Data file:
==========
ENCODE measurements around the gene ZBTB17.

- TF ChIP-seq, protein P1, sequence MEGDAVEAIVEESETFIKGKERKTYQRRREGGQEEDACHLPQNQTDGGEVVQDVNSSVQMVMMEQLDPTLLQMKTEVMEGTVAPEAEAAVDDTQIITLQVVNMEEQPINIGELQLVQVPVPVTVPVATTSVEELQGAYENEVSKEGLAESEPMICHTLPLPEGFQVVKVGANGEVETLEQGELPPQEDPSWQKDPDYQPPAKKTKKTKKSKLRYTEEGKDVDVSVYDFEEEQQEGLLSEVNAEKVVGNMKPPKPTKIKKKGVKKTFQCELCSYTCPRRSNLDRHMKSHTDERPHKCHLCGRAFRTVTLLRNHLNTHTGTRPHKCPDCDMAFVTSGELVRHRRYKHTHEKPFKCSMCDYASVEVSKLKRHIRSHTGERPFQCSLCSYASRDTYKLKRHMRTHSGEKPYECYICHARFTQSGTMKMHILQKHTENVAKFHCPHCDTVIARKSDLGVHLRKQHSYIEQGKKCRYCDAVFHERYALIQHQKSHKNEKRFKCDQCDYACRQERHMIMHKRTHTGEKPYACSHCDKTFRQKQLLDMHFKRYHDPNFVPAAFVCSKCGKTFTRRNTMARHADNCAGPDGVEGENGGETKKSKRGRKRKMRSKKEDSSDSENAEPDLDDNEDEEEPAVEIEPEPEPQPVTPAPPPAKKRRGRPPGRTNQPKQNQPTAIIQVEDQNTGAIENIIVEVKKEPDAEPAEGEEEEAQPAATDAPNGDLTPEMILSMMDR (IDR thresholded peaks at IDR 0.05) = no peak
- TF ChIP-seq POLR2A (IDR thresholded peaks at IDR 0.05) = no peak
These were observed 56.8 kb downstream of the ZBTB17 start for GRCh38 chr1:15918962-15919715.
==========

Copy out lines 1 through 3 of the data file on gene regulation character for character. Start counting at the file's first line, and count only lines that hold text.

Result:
ENCODE measurements around the gene ZBTB17.

- TF ChIP-seq, protein P1, sequence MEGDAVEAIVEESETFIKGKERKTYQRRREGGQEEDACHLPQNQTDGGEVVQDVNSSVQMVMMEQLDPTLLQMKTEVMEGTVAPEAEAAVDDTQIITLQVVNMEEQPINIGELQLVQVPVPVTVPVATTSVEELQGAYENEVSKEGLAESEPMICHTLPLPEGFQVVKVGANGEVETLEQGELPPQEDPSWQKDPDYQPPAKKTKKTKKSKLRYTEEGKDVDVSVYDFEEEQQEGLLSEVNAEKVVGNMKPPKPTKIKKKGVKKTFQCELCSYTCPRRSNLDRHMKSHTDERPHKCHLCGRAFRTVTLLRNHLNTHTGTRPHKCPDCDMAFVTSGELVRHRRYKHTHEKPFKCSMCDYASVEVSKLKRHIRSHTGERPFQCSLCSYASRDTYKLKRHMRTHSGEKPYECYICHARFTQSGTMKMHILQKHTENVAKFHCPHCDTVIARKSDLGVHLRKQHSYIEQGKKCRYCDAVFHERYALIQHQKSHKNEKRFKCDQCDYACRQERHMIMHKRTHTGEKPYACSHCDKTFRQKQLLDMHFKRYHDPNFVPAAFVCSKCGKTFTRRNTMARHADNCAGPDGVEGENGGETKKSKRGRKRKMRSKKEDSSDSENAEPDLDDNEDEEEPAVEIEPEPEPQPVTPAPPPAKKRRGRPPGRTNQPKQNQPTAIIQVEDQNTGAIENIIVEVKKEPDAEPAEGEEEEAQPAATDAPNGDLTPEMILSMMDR (IDR thresholded peaks at IDR 0.05) = no peak
- TF ChIP-seq POLR2A (IDR thresholded peaks at IDR 0.05) = no peak